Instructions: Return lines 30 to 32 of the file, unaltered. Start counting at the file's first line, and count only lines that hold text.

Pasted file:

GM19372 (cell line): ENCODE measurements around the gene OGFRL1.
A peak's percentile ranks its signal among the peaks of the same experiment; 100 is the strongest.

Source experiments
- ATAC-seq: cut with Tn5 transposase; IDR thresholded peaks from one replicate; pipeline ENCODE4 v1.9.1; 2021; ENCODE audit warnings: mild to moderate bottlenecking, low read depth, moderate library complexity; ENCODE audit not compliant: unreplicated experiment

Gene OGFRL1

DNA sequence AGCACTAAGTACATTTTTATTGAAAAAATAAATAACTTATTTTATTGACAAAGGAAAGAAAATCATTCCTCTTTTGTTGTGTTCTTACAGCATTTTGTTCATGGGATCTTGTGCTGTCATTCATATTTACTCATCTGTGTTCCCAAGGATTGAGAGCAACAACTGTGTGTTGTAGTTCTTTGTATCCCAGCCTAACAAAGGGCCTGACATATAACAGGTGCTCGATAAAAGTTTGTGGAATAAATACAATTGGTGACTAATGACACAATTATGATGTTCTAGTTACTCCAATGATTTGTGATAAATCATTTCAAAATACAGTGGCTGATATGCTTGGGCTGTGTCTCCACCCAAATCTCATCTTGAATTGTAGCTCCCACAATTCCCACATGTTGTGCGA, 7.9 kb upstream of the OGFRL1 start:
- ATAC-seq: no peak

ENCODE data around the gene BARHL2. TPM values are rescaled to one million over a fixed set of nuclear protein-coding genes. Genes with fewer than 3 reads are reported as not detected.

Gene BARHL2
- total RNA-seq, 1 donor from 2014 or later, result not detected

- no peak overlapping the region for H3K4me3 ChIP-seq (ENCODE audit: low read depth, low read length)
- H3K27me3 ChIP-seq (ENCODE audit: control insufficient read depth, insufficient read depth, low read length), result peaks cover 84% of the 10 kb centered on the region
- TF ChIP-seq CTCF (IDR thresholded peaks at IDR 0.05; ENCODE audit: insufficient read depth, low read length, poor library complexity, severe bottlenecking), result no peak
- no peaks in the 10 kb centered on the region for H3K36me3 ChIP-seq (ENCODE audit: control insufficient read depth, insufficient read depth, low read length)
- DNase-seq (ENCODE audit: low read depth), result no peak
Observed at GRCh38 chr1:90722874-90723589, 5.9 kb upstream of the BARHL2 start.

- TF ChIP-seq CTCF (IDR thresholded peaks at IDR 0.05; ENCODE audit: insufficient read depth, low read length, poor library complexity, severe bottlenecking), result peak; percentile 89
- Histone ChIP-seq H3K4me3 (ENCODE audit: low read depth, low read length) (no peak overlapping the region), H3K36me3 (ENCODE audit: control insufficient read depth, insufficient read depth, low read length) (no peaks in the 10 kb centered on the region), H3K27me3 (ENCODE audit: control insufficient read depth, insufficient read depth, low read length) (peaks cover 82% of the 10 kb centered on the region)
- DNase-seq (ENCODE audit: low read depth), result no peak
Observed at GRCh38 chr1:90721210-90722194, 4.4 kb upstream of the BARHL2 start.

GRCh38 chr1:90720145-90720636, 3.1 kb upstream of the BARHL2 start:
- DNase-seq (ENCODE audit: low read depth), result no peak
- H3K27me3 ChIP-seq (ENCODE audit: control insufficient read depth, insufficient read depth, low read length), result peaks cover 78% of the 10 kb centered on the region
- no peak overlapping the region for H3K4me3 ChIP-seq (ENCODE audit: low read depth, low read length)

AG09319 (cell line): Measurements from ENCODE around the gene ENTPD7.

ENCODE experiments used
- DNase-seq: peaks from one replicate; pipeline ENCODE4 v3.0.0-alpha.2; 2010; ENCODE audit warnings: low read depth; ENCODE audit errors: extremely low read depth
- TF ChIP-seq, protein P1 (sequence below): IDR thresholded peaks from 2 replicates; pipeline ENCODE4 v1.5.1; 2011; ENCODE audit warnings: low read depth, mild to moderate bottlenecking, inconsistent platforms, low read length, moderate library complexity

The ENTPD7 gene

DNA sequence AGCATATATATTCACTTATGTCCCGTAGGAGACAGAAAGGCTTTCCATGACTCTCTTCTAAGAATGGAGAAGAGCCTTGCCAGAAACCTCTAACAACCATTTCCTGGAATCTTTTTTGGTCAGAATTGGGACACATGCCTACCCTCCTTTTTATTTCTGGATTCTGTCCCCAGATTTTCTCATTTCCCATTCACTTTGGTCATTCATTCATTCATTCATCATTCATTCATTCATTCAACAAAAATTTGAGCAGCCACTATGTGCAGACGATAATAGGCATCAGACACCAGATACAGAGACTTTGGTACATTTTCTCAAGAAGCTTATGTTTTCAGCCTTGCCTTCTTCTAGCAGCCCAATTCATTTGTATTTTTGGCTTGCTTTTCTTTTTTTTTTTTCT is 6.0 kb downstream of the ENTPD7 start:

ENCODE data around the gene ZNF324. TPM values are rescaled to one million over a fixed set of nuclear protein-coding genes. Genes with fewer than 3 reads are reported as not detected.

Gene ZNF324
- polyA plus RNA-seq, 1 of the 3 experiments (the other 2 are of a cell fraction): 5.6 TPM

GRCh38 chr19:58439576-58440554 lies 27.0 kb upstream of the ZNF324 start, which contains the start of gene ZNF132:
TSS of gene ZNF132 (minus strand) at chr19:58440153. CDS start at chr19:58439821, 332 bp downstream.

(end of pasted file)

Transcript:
DNA sequence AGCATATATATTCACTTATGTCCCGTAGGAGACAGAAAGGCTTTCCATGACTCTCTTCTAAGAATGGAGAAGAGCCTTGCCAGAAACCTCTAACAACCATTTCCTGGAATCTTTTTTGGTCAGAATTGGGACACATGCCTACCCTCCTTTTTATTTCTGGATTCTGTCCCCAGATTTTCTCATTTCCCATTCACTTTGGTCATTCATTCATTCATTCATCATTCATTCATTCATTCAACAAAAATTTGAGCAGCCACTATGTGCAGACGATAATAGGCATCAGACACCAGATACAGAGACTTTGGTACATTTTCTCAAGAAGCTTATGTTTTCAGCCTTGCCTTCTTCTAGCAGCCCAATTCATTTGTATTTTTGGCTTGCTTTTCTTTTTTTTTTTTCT is 6.0 kb downstream of the ENTPD7 start:

ENCODE data around the gene ZNF324. TPM values are rescaled to one million over a fixed set of nuclear protein-coding genes. Genes with fewer than 3 reads are reported as not detected.

Gene ZNF324